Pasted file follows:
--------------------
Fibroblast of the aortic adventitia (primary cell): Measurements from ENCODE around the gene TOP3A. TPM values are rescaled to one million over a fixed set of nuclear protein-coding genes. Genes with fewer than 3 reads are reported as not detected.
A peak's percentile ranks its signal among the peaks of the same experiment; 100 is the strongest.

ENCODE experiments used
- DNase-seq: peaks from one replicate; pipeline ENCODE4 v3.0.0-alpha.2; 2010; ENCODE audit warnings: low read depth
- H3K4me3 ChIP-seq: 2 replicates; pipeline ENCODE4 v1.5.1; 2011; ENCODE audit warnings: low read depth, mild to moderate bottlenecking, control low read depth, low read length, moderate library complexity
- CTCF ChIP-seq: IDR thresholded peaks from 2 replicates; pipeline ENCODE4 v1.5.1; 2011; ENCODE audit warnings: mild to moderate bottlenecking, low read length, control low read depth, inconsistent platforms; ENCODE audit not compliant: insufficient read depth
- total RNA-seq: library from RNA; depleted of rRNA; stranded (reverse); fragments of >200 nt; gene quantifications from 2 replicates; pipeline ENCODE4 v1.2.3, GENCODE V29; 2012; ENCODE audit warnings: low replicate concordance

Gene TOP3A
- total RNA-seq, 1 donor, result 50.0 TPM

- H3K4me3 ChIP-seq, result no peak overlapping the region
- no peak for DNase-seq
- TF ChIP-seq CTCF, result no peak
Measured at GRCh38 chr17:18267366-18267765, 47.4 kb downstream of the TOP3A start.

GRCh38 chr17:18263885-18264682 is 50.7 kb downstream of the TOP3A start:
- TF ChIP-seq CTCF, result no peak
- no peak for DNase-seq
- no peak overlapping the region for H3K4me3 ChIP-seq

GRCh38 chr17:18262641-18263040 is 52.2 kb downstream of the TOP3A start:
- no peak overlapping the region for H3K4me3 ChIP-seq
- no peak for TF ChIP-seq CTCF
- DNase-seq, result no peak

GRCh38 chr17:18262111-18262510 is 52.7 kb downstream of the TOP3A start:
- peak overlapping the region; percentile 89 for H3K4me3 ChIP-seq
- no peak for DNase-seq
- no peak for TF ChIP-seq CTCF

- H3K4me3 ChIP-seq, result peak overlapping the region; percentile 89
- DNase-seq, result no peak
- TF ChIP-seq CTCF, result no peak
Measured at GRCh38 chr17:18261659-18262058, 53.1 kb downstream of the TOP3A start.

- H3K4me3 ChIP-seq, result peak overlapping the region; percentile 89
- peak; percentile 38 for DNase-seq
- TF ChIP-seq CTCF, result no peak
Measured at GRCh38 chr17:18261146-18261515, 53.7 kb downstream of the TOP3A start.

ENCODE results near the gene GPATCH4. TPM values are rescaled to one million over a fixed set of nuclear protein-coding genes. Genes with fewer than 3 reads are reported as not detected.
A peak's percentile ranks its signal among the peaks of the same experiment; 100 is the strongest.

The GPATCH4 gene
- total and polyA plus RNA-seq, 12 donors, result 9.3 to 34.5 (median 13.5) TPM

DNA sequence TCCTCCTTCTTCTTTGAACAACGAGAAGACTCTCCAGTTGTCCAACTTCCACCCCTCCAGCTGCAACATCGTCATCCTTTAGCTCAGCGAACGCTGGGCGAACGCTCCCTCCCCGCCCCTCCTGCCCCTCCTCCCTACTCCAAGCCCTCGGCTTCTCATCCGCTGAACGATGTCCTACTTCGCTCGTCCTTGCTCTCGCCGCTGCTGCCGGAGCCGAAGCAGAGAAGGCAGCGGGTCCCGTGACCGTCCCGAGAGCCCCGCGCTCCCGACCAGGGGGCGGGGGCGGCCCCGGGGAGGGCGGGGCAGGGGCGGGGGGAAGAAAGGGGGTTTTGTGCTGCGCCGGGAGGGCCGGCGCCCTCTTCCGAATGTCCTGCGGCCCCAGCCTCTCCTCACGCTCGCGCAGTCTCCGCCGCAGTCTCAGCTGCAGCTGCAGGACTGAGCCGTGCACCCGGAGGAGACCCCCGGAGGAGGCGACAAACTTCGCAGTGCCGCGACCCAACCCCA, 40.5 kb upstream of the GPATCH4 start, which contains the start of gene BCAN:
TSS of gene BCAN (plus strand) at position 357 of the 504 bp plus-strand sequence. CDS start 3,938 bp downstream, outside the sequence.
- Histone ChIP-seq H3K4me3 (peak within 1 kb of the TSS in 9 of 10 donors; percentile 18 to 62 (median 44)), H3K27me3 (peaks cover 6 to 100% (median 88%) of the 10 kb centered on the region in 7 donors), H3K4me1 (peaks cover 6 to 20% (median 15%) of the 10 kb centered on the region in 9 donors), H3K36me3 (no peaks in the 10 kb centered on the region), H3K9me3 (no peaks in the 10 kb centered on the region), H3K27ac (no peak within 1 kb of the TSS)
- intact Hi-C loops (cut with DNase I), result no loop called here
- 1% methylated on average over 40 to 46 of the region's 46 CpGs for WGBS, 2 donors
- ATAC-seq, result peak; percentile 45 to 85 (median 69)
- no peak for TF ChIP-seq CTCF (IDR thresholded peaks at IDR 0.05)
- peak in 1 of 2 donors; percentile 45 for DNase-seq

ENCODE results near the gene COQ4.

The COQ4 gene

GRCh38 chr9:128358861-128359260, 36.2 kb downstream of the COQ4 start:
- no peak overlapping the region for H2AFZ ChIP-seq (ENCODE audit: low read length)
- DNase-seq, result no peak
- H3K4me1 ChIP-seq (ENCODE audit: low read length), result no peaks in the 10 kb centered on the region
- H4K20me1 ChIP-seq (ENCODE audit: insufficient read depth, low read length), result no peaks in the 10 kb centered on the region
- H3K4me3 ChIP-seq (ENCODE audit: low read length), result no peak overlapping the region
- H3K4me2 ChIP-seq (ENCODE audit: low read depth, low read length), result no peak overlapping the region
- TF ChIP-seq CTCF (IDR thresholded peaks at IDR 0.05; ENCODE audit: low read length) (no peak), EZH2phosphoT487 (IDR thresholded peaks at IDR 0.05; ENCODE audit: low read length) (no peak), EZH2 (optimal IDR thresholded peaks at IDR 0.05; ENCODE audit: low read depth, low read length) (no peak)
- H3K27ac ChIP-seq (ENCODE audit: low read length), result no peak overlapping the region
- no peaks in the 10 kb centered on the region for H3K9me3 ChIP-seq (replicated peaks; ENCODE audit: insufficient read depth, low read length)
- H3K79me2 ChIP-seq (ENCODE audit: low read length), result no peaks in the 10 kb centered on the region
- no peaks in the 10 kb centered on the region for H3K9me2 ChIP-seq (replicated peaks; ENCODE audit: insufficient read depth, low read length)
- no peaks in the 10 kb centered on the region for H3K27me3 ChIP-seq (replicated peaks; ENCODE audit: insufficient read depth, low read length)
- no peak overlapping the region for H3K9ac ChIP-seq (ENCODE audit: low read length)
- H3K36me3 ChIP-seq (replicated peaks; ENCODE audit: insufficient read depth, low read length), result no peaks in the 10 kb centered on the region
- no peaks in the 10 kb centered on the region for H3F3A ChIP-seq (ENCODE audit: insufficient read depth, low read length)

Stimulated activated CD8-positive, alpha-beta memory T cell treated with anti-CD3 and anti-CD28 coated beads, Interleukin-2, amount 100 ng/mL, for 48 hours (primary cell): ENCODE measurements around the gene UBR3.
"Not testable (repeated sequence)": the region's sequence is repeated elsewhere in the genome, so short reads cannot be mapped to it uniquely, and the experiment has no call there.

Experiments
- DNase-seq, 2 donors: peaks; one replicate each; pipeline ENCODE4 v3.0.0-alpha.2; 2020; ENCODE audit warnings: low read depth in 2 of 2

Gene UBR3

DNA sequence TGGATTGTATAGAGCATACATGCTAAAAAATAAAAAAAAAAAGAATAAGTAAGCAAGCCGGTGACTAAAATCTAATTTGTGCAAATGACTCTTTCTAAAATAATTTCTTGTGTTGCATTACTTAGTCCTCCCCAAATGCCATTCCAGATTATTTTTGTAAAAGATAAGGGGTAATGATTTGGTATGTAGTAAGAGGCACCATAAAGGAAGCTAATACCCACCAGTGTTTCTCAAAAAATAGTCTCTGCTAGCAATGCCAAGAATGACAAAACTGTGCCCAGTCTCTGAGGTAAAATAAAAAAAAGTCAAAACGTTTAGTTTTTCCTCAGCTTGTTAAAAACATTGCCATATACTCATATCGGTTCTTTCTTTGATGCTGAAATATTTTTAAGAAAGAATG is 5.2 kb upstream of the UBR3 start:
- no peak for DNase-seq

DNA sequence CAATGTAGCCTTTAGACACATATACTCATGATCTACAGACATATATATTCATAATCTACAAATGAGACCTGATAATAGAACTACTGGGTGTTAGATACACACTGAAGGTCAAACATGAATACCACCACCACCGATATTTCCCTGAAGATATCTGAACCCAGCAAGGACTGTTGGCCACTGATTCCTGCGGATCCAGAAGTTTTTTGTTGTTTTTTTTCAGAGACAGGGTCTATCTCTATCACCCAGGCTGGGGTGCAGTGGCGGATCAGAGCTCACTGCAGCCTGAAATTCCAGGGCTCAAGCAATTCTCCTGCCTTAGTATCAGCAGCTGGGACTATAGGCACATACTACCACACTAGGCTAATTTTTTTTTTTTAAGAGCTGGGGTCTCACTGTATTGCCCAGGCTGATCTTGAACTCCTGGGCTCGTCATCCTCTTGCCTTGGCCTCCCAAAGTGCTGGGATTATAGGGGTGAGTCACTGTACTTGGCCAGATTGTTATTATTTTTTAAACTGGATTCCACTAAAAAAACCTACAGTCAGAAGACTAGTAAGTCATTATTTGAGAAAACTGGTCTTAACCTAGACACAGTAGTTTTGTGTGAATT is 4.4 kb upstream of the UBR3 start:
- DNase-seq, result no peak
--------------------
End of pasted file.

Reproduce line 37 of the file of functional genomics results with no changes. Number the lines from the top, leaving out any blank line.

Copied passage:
- total and polyA plus RNA-seq, 12 donors, result 9.3 to 34.5 (median 13.5) TPM